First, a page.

This week we're talking about our first memory of books or reading. Spoiler alert: I can't remember ever NOT being around books. Being the fourth child in a family of nine, and having a mother who loved to read, books were always present in the house.
     Even before I started school, I played "school" with my older sister. I would have been three or four at the time.  And I remember both my sister and my two older brothers  reading to my mother as part of their homework. Those sessions normally took place in the kitchen as my mother washed the supper dishes. Obviously, I stuck around and listened but I can't tell you if I learned anything.

(not me and my sis)
   I can tell you exactly when I started reading myself. First grade. I didn't go to kindergarten, but started first grade when I was five. And we learned to read using the standard Dick and Jane books. See Dick run. Run, Dick, run. No kidding. And I can't forget the dog, Spot, either,
     So soon those sessions in the kitchen included me practicing. And ever since, I've always had books around. During grade school, I helped the librarian with checking out and returning books. I was reading a book a day at that point, and not easy books either. If memory serves me correctly, I was reading at a tenth grade reading level when I was in sixth grade.
     I thought I'd get a degree in library science in college, and even majored in library science one semester, but life ended up sending me down another road. I did spend several years working at the library in the small town where I lived after getting married. In my spare time, I did what came naturally—read. I wasn't always the first person to read new books when they came in, but I had an inside shot at it!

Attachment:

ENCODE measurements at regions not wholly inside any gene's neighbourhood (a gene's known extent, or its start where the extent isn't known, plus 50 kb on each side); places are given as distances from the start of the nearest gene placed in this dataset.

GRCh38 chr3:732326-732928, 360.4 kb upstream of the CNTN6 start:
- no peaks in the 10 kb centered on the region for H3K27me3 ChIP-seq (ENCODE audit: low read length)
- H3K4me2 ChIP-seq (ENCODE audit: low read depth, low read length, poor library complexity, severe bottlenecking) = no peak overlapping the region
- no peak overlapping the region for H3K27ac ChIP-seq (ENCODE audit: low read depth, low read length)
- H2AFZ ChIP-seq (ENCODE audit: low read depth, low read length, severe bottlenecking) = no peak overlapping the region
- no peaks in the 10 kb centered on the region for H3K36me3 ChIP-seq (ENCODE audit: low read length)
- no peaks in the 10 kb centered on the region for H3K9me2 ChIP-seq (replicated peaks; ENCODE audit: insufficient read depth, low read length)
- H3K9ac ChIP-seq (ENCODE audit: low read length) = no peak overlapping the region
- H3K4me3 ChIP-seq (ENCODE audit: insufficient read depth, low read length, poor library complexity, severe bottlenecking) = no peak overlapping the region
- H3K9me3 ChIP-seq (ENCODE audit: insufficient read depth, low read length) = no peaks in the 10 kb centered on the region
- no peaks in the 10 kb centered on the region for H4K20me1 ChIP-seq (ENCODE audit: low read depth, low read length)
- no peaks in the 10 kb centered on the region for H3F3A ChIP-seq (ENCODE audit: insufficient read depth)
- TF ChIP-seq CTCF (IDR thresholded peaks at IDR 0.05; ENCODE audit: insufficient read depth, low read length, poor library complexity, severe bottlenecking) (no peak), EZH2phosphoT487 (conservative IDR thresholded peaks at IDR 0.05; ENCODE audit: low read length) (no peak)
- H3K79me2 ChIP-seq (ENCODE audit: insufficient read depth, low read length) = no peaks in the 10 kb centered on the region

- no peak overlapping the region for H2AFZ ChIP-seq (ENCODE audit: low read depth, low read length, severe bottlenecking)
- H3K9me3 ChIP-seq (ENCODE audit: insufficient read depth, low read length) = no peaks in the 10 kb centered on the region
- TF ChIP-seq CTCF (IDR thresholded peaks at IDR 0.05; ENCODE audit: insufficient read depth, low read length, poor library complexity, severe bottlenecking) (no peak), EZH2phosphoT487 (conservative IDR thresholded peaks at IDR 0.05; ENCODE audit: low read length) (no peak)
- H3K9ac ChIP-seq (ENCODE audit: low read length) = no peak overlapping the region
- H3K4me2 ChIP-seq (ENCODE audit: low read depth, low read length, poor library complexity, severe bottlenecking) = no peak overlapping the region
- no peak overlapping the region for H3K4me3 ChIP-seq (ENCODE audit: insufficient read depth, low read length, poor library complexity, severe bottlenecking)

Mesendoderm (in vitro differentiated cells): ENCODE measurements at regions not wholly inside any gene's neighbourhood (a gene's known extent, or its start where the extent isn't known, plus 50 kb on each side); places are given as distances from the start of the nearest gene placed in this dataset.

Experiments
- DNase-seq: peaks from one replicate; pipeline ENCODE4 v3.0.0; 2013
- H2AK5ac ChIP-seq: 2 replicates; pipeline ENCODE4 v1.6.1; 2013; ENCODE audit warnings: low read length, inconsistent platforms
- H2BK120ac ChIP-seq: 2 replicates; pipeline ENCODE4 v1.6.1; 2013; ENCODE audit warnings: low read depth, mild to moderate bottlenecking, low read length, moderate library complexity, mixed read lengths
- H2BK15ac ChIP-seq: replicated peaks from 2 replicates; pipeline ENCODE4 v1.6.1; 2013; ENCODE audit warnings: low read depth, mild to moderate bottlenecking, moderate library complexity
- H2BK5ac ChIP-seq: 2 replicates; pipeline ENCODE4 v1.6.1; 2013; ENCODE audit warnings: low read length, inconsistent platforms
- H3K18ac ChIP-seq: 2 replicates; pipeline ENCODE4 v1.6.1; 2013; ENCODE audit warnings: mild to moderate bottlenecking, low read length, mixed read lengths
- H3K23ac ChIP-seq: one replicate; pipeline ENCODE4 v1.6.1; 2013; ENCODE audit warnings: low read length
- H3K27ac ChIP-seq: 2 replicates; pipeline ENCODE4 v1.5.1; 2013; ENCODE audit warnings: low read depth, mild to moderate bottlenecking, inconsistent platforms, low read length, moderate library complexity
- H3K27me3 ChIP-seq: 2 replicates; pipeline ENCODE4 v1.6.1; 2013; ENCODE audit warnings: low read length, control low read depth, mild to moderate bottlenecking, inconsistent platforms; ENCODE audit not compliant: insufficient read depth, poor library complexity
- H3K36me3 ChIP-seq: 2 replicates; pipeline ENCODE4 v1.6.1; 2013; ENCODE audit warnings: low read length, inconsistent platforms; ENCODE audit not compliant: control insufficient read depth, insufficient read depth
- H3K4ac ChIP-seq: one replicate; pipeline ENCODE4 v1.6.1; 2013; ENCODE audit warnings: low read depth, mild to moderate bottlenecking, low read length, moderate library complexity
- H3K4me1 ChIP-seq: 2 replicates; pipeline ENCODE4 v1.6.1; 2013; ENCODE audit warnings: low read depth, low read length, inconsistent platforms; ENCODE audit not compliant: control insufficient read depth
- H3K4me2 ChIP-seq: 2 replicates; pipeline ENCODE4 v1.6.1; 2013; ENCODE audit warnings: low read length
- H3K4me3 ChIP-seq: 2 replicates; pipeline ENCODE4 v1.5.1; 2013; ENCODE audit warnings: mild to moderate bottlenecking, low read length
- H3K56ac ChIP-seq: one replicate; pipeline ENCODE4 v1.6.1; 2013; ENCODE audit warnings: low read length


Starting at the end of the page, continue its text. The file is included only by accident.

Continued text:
I suppose it makes sense that eventually I started writing my own books. Although I didn't expect that the first book I'd release would be a paranormal; romance—and the romance wouldn't be the primary story line! My first attempts at writing were standard romances. Then I figured out I was better at writing action than romance.
   So thank you, Mom, for always having books in the house and encouraging us to read.  And thank you Dick, Jane, and Spot. And thanks to all the teachers along the way that recognized my love of reading and helped me develop it further. (Including teaching me how to open the school library without a key on the days the librarian was running late.)  My life has been fuller and richer because of all of you.

To find out what other authors remember about books, click the links below. And feel free to tell me your story in the comments.

#Books  #Reading

"April 4, 2016 - Your first memory of books or reading.
1. Link your blog to this hop.
2. Notify your following that you are participating in this blog hop.
3. Promise to visit/leave a comment on all participants' blogs.
4. Tweet/or share each person's blog post. Use ?#?OpenBook? when tweeting.
5. Put a banner on your blog that you are participating.

Custom Blog:

Code for Link:

get the InLinkz code

Sunday, April 3, 2016

M.S. Kaye and the Cover Reveal for Once

Today I'm welcoming M.S.Kayne and the cover  reveal for her book Once.

Cover Reveal
by M.S. Kaye
Her first and also her Once.
 Jonathan is studying to become a priest. He is three days from taking vows. He will not be a priest.
 Rebecca’s major is pre-law. She is supposed to take over her father’s law firm. She will not be lawyer.